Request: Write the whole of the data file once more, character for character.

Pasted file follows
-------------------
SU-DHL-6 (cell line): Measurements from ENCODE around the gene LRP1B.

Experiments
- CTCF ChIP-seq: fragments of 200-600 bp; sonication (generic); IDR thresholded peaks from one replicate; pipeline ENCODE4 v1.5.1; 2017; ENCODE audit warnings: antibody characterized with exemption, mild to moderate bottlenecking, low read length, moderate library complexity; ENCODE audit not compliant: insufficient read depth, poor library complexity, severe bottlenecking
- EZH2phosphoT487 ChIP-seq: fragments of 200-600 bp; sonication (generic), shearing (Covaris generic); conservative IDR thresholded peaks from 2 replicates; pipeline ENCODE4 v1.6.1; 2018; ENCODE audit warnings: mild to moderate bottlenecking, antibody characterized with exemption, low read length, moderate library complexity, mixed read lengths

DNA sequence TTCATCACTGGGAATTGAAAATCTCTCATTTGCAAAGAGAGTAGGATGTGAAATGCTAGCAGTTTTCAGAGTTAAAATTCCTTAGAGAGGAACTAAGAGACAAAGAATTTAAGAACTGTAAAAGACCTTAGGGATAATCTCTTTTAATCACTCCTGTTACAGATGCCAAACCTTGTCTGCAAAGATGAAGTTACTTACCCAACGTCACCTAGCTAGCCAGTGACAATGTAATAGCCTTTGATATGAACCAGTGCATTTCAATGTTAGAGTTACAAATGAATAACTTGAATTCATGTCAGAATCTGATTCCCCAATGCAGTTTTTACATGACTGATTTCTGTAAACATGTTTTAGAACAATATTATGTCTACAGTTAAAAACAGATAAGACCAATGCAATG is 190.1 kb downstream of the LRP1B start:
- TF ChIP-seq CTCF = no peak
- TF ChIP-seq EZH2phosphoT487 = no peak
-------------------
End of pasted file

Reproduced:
SU-DHL-6 (cell line): Measurements from ENCODE around the gene LRP1B.

Experiments
- CTCF ChIP-seq: fragments of 200-600 bp; sonication (generic); IDR thresholded peaks from one replicate; pipeline ENCODE4 v1.5.1; 2017; ENCODE audit warnings: antibody characterized with exemption, mild to moderate bottlenecking, low read length, moderate library complexity; ENCODE audit not compliant: insufficient read depth, poor library complexity, severe bottlenecking
- EZH2phosphoT487 ChIP-seq: fragments of 200-600 bp; sonication (generic), shearing (Covaris generic); conservative IDR thresholded peaks from 2 replicates; pipeline ENCODE4 v1.6.1; 2018; ENCODE audit warnings: mild to moderate bottlenecking, antibody characterized with exemption, low read length, moderate library complexity, mixed read lengths

DNA sequence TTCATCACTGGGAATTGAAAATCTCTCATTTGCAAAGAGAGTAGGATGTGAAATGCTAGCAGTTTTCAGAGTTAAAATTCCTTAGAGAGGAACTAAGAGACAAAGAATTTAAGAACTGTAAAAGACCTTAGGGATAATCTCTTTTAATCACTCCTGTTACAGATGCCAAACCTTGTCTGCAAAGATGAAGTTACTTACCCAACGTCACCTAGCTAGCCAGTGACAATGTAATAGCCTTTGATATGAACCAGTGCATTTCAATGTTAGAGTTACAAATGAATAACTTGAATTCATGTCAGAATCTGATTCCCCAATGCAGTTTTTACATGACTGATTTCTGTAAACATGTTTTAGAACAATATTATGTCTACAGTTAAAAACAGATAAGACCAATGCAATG is 190.1 kb downstream of the LRP1B start:
- TF ChIP-seq CTCF = no peak
- TF ChIP-seq EZH2phosphoT487 = no peak